Category Archive 'Sword'

07 Dec 2013

Medieval Sword Found in Polish River

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Gazeta Krakowska
has the story of the recent discovery of a medieval sword in southeastern Poland by a high school student.

(roughly translated by me)

During a Sunday walk with his dad and his Bernese dog along the banks of the Dunajec River, 17-year-old Piotr Warzała made a surprising discovery. He found in the river a very well preserved sword from the Middle Ages. The river was unusually shallow , and in a place where water once flowed, there was now a small beach. They went down to it during their walk.

Immediately, he caught sight of a round objerct projecting about 10 centimeters above the ground covered with mud. It proved to be the pommel of the handle of a sword 1.2 meters [3.9 feet] in length. The boy took the unusual discovery home and wrapped it in a sheet to bring to the city of Tarnow, to the local office of the National Service for the Protection of Monuments.

Peter’s rational and praiseworthy action made it possible to document and map the location where the sword was found as new archaelogical site, said Andrzej Cetera , Head of the Office for the Protection of Monuments.

The teenager’s behavior was exemplary and a proposal is being prepared requesting that the Ministry of Culture and National Heritage reward the boy with a diploma of commendation, and also with a financial reward, not exceeding 5% of the average salary, he said.

It is not only his opinion that finding this sword is worth a reward. There are in the collections of the department of archeology and museums about ten medieval swords, but this one is unique because of its unusually well-preserved handle and hilt, says Andrzej Szpunar from the District Museum.

On Friday, the sword was exhibited in Tarnow to researchers from Warsaw specializing in the period of the Hussite Wars, who were very impressed with our latest acquisition, reported Agnieszka Kukułka of the department of archeology .

After detailed documentation is completed, the sword will ​​probably next week be taken to Glogau, where it will undergo conservation by specialists, which may take up to six months. It is possible that it will seen again in the Tarnów museum in all its glory later this year.

It is impossible to tell how the sword came to be lost in Biskupice Radłowskie or to whom it belonged. Perhaps, it was the property of one of the knights who fought at the Battle of Grunwald.

“I am glad that in this small way I could contribute to the preservation of such traces of the past. Just knowing this is a great reward for me.” said Piotr Warzała, day student of the first class at the Szczepanik school in Tarnow.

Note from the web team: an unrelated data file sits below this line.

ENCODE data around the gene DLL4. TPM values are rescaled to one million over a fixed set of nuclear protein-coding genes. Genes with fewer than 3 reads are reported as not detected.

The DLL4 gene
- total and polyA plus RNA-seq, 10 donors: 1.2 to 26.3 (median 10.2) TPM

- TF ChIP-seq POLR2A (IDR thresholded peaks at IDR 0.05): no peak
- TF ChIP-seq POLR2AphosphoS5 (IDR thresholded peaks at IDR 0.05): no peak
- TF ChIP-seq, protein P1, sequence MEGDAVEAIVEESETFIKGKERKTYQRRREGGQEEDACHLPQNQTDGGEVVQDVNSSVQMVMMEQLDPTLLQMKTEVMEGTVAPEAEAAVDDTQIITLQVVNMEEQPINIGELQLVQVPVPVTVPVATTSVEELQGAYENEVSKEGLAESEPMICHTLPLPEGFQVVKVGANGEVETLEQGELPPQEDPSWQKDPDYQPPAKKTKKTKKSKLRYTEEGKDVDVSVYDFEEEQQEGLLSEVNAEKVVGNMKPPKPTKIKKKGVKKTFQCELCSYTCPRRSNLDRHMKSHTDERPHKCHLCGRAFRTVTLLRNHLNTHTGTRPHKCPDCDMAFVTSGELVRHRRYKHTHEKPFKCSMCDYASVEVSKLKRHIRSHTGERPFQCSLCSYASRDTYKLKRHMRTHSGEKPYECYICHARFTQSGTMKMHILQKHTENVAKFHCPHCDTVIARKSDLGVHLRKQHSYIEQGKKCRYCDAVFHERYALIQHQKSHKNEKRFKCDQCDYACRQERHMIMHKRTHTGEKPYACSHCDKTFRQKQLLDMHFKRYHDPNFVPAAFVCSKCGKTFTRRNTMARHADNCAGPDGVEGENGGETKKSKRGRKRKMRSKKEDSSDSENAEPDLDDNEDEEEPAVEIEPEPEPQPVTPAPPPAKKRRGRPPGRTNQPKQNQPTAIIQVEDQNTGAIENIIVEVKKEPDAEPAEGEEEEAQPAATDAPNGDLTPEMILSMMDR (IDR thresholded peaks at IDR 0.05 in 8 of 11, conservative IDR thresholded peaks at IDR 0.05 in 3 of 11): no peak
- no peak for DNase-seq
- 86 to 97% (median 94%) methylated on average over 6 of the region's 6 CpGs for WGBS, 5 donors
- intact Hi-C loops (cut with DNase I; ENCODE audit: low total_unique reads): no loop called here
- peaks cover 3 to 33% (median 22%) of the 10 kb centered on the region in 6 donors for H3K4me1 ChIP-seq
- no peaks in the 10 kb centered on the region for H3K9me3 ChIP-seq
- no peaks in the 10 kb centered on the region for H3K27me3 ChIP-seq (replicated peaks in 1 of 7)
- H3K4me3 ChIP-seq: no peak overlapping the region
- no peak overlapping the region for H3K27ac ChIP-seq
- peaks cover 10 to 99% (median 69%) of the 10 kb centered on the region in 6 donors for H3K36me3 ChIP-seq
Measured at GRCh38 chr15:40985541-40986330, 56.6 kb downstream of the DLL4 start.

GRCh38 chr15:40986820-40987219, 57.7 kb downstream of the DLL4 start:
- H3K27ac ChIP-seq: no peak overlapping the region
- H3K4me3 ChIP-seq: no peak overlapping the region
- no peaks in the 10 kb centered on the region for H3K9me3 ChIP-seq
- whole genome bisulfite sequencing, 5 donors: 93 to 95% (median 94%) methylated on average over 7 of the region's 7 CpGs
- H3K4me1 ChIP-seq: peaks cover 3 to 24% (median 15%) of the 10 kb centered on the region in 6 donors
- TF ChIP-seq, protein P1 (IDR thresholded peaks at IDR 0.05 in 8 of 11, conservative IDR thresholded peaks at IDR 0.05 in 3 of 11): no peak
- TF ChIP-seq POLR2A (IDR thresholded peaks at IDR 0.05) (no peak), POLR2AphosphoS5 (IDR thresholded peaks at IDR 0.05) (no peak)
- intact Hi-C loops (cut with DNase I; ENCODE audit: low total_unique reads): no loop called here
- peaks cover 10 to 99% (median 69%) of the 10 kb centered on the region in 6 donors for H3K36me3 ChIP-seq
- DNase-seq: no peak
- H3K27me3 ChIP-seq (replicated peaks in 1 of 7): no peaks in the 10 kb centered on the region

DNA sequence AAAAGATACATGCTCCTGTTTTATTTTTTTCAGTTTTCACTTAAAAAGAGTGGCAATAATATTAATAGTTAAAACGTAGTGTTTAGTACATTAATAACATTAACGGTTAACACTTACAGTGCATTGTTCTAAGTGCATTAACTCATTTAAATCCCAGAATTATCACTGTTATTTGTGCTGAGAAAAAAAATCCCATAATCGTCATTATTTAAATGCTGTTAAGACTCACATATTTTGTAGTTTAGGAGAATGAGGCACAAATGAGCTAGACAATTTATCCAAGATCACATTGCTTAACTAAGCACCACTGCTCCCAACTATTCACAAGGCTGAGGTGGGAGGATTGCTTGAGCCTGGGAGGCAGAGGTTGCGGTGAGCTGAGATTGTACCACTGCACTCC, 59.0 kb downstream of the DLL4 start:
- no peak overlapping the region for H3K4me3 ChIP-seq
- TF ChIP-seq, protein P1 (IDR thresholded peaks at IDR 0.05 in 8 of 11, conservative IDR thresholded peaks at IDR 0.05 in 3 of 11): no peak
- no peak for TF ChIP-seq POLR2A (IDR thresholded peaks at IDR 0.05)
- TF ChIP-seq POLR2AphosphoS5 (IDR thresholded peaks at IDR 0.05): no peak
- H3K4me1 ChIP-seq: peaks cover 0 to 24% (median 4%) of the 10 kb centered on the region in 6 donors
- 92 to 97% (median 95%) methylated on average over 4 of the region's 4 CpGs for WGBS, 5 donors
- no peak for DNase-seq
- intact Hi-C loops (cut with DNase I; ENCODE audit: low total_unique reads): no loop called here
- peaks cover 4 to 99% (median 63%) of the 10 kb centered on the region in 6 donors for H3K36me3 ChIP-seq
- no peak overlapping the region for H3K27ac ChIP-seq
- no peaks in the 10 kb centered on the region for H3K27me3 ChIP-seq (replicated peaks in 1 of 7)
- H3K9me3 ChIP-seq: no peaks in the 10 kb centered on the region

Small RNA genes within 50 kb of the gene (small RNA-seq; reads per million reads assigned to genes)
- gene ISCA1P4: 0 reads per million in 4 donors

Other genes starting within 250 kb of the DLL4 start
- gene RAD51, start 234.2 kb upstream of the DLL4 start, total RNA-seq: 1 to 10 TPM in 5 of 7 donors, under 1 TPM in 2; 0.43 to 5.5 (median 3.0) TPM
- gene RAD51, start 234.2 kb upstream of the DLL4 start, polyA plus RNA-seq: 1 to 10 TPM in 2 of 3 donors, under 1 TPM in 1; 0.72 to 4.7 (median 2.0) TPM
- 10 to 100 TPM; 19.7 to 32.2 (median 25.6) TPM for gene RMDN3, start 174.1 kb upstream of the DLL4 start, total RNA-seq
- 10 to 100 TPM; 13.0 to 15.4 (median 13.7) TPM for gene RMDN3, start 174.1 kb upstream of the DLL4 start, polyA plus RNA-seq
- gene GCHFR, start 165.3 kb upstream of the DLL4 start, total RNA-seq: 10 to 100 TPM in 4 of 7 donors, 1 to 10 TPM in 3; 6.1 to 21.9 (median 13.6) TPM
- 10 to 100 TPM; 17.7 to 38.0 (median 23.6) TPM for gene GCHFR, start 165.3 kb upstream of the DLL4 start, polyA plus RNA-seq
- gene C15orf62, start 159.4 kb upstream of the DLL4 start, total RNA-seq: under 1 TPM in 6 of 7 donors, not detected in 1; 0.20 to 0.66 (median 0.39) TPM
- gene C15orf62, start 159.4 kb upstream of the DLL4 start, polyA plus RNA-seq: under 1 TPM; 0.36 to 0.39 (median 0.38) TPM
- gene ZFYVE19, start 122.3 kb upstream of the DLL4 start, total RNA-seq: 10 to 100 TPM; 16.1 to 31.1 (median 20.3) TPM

03 Apr 2012

Robert E. Lee’s Sword Being Moved to Appomattox

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Lee is wearing the sword in this famous picture. (click on each image for larger version)

The Museum of the Confederacy in Richmond is planning to re-locate a presentation sword made in Paris by Louis-Francois Devisme* as a gift to General Robert E. Lee to a new museum branch located at Appomattox, the site of Lee’s surrender in April of 1865.

Future museum branches are planned for Hampden Roads and the Fredericksburg area.

Lee naturally remained in possession of his sword after the surrender at Appomattox in accordance with General Grant’s generous terms which allowed Confederate officers to retain their sidearms.

The Lee family loaned the sword to the museum in 1918, and permanently bequeathed it in 1982.

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*Louis-François Devisme, gunmaker and inventor, is recorded in Paris between 1843 and 1870, first at 12 rue de Helder and then (ca 1850) at 36 Boulevard des Italiens. He is remembered today principally for the highly decorated pieces produced for a succession of Paris Exhibitions, and for the Great Exhibition in London in 1851 at Crystal Palace, for which he was awarded numerous medals. He ranks as one of the most accomplished of the 19th-century Parisian arms makers.

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USA Today


Conservationists recently restored the hilt’s gilding.


The inscription on one side reads: “Gen. Robert E. Lee. U.S.A. from a marylander, 1863.” The identity of the donor is unknown.


Museum of the Confederacy curator, Cathy Wright, displays the newly restored sword.


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